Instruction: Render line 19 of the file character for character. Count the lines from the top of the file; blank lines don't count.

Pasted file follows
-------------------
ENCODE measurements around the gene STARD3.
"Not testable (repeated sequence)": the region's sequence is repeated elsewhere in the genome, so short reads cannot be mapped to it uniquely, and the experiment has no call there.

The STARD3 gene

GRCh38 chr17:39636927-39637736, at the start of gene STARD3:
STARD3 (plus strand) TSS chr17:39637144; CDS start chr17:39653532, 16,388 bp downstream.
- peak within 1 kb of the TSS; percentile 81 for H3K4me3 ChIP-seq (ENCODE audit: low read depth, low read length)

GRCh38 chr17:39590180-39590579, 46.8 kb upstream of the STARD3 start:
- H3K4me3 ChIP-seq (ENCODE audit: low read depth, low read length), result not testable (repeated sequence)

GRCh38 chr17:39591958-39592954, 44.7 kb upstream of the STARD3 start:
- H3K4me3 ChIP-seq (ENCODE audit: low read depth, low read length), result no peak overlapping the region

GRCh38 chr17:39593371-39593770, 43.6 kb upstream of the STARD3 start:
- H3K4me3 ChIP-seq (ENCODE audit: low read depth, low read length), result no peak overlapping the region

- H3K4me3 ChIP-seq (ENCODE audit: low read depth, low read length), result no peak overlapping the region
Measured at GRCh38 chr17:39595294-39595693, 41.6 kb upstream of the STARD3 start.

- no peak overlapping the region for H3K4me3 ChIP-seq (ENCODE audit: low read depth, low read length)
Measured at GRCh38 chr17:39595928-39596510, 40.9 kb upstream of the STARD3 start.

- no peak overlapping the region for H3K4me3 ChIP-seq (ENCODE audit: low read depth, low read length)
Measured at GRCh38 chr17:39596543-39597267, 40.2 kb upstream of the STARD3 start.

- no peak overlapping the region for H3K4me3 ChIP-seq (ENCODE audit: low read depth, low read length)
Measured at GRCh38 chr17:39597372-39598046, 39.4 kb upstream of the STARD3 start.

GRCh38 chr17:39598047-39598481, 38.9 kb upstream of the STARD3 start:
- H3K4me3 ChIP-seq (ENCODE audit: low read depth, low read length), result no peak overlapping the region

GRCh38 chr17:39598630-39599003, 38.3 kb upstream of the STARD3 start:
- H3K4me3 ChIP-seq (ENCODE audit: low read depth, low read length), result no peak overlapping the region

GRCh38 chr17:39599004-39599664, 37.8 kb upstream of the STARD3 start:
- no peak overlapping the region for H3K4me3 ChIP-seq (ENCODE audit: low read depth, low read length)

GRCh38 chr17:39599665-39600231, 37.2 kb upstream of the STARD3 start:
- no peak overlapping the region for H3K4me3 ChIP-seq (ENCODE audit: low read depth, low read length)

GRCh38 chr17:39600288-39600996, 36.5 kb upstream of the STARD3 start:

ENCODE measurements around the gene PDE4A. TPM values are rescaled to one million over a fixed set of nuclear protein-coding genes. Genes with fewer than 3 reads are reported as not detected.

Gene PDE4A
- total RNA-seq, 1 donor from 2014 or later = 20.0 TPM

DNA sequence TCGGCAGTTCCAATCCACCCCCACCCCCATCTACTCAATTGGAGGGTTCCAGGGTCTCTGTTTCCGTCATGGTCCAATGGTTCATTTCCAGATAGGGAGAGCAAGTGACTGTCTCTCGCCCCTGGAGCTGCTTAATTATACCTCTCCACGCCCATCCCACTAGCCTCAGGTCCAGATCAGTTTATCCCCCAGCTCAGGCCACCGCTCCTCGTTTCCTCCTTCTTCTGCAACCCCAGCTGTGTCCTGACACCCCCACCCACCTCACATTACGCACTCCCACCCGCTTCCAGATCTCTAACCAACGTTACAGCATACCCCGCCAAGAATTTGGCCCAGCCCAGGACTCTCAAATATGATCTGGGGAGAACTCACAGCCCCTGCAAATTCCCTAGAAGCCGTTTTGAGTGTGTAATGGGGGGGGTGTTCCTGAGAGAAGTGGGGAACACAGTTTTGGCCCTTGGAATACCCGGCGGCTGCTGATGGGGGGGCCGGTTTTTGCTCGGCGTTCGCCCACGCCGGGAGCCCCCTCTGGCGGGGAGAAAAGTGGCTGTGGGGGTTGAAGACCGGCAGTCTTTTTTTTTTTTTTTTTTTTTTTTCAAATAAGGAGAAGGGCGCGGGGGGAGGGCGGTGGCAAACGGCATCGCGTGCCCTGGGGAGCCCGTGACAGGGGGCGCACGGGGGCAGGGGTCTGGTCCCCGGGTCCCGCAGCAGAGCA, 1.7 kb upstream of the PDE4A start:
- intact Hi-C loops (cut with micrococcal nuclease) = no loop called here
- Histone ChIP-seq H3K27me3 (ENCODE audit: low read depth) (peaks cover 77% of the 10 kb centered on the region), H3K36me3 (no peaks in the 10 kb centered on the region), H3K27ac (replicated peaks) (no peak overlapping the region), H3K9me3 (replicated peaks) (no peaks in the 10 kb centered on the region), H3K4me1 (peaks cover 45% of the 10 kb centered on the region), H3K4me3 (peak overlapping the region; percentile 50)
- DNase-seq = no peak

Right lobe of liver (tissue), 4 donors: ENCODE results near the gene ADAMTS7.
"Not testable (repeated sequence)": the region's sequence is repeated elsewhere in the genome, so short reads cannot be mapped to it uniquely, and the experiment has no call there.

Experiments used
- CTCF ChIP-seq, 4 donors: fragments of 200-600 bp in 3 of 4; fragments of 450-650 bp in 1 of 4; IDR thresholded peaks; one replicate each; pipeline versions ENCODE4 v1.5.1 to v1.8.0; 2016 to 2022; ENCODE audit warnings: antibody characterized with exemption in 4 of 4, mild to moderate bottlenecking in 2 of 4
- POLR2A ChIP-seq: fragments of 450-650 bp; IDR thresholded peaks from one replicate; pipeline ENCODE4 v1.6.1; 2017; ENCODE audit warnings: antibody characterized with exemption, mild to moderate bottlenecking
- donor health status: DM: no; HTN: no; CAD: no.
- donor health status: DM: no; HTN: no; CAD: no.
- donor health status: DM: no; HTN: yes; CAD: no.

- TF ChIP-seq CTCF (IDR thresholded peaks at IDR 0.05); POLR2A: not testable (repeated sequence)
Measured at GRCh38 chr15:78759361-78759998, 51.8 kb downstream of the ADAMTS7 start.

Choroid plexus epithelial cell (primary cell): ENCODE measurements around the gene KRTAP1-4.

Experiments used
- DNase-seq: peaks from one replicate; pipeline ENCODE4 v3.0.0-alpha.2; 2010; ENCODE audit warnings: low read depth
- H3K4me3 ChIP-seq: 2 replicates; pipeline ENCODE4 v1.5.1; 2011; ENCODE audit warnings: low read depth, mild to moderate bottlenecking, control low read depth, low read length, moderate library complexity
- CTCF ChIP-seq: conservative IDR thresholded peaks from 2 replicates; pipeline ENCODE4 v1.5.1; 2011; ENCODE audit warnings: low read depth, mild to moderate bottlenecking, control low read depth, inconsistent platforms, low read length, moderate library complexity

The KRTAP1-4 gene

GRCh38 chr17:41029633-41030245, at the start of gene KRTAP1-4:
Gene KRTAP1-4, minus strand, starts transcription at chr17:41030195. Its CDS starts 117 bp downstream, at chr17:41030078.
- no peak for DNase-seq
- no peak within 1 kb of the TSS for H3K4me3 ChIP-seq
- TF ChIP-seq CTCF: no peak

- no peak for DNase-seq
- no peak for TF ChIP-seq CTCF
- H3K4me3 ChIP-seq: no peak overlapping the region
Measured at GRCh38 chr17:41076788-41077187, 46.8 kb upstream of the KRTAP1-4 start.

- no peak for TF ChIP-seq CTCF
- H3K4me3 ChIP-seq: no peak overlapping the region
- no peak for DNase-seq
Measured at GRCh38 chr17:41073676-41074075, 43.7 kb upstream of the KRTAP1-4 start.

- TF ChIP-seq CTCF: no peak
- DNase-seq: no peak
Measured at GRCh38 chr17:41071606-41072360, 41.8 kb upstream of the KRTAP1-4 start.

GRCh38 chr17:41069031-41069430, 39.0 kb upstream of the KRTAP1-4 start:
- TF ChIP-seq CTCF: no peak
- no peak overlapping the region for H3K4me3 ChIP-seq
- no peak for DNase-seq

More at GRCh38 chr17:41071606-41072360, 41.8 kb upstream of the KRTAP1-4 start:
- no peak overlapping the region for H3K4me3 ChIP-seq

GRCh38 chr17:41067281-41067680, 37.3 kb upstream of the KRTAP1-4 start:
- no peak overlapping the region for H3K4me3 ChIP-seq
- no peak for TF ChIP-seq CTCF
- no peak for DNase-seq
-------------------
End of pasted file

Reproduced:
- no peak overlapping the region for H3K4me3 ChIP-seq (ENCODE audit: low read depth, low read length)